In recent years the 14500 Lithium-ion battery has proudly found its place among its lithium cousins. As pictured here, (for comparison) a 14500 lithium cell is identical in shape and size to a standard AA battery. But that is where the similarities end.
Similar, Yet Different
- All standard alkaline batteries are 1.5 volts. Most lithium batteries (incl. the 14500 lithium battery) are 3.7 volts. That’s a major difference!
- Standard 1.5 volt batteries are disposable. The 3.7 volt 14500 lithium cell is rechargeable.
- For most devices, a 14500 battery provides at least double the sustainable power as an alkaline cell, and being rechargeable, they’re just better all around.
Check Your Voltage!!
What is absolutely essential, is that the device that is intended to be powered by a 14500 cell, be able to accept a 3.7 volt battery!! Again, the list of devices that are made for 1.5 volt batteries, but are also able to utilize a battery of this voltage are VERY limited.
Many, if not most flashlights that run on ONE AA cell, can also accept a 14500 lithium battery. MOST flashlights that use TWO AA cells, CANNOT accept 14500 batteries. This is because the voltage of the light will typically not go above 4 volts. Ergo, ONE 3.7 volt battery is okay, but TWO of them, is TOO MUCH voltage! It would physically kill your flashlight to feed it that much power!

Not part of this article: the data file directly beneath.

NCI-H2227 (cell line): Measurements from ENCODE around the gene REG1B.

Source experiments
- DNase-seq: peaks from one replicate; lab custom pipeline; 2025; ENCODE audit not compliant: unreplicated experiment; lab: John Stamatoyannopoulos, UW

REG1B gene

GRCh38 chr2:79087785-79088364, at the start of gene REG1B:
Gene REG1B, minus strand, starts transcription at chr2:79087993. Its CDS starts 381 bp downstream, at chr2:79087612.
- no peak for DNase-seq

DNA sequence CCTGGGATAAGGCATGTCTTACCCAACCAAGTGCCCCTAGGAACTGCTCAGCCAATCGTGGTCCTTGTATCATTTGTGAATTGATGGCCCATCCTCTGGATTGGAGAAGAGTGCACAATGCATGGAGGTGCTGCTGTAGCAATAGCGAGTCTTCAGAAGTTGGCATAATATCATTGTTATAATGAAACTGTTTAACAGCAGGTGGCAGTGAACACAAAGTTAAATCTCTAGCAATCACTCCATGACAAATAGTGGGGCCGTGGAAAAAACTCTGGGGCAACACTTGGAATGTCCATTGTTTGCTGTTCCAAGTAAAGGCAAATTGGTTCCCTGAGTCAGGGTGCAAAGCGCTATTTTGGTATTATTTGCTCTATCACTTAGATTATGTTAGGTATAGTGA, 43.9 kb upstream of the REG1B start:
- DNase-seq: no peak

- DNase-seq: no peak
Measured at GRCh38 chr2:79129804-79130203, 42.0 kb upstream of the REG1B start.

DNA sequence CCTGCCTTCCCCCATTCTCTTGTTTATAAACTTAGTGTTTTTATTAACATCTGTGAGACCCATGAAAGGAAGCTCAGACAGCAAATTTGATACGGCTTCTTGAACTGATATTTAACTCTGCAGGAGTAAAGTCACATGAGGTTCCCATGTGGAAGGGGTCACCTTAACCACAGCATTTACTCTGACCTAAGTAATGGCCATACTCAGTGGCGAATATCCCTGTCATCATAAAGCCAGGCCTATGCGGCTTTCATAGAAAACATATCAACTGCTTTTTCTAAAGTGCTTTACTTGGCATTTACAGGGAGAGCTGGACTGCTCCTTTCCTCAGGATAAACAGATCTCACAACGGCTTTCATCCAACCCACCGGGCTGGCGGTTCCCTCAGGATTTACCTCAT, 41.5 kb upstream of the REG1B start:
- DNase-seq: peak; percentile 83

For a 2xAA flashlight to be able to run on two 14500’s, the light would need to be able to accept up to 8 volts. I don’t know of any that do. The only reason for using a 14500 in a flashlight is to get a boost of lumens. Most should be brighter, but it depends on the light. It’s also a good idea to read the manufacturers specifications carefully, which should indicate the working voltage range. Sometimes even though the light might accept the cell, the manufacturer might void the warranty if the cell causes the unit to fail. This is dependent upon whether the manufacturer stands behind the use of lithium cells. If they advise against it, it’s their right to void the warranty.
Sometimes, using a 14500 battery in a flashlight can cause it to become unusually hot. Caution is advised in that case, even though many flashlights have protective measures at dealing with LED generated heat. Try to make sure the device you’re powering can handle voltages over 1.5, or the extra power could cause irreversible damage. When using Lithium-ion batteries it’s very important to know how to handle them, and to be aware of the possible dangers… such as added heat. This post talks about handling lithium cells safely.
14500 lithium batteries can do great things… just make sure your device can handle the extra boost of power!
For purchasing options of 14500 batteries on Amazon; click here!